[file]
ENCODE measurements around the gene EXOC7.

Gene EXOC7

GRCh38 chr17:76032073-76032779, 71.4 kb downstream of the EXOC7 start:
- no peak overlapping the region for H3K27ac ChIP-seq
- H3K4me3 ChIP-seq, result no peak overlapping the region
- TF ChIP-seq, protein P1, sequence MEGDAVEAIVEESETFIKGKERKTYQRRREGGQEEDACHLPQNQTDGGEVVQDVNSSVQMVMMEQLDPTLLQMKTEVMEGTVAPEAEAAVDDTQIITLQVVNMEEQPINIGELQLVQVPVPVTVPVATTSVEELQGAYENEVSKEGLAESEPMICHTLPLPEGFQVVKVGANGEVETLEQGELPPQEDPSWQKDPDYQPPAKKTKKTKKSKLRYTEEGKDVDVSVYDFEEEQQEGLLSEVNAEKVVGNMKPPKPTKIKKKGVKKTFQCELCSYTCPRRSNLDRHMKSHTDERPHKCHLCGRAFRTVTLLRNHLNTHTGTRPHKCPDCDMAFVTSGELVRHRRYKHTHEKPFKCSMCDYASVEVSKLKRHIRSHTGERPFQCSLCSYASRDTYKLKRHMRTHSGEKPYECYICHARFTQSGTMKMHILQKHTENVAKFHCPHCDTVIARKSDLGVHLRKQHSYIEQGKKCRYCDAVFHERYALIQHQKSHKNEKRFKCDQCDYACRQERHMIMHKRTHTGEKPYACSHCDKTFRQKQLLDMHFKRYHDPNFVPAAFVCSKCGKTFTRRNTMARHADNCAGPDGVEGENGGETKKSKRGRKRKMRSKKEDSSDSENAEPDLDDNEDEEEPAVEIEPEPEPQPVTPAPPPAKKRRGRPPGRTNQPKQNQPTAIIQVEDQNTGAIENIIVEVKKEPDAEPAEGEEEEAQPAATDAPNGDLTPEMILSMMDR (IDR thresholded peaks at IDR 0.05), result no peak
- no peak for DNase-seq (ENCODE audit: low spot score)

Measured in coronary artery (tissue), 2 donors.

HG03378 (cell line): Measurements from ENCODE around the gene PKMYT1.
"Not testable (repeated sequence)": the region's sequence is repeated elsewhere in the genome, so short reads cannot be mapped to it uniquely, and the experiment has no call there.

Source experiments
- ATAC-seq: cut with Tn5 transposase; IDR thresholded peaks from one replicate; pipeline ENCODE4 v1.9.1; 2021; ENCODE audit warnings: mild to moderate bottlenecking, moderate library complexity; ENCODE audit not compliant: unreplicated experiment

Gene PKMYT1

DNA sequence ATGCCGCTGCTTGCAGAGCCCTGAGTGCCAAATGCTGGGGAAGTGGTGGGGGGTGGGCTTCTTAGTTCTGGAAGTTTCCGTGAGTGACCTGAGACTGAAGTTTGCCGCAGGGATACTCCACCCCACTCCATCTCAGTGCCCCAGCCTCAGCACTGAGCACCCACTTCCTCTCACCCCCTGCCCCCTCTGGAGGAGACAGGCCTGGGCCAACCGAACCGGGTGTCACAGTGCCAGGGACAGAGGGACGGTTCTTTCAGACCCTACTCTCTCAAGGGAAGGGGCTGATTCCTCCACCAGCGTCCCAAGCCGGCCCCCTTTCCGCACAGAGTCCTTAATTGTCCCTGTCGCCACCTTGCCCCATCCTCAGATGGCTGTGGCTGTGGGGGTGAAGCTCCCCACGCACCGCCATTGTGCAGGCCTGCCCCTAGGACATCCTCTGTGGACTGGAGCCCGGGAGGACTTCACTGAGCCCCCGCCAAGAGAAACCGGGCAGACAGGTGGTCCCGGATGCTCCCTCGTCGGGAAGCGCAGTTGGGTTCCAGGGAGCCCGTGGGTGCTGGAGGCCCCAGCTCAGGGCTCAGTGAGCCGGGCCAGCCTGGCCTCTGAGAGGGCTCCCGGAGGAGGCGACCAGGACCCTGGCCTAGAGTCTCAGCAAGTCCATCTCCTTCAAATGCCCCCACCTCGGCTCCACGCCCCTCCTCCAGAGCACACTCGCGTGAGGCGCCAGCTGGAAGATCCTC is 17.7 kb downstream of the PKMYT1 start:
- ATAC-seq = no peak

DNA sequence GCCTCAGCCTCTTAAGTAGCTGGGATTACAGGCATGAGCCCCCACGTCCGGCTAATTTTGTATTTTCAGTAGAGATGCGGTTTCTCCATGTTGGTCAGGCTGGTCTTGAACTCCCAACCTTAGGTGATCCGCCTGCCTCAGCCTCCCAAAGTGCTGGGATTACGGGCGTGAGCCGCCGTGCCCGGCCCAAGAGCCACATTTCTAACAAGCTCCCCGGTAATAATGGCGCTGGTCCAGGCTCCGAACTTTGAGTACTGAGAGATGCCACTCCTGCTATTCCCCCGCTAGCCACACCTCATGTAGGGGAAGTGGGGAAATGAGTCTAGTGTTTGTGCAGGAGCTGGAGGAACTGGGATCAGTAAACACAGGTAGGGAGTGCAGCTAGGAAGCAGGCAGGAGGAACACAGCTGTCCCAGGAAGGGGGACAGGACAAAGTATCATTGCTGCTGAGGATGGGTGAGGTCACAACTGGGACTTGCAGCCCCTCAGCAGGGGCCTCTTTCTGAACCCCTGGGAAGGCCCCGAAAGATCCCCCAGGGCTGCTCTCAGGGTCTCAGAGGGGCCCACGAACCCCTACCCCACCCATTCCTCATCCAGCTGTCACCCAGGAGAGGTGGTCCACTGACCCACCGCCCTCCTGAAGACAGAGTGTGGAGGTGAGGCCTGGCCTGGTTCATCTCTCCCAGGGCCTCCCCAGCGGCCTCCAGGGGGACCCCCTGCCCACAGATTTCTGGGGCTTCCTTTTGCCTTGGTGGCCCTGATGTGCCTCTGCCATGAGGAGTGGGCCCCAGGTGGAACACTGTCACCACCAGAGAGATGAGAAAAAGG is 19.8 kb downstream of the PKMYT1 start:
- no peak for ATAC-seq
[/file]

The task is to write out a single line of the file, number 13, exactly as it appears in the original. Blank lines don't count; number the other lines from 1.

Gene PKMYT1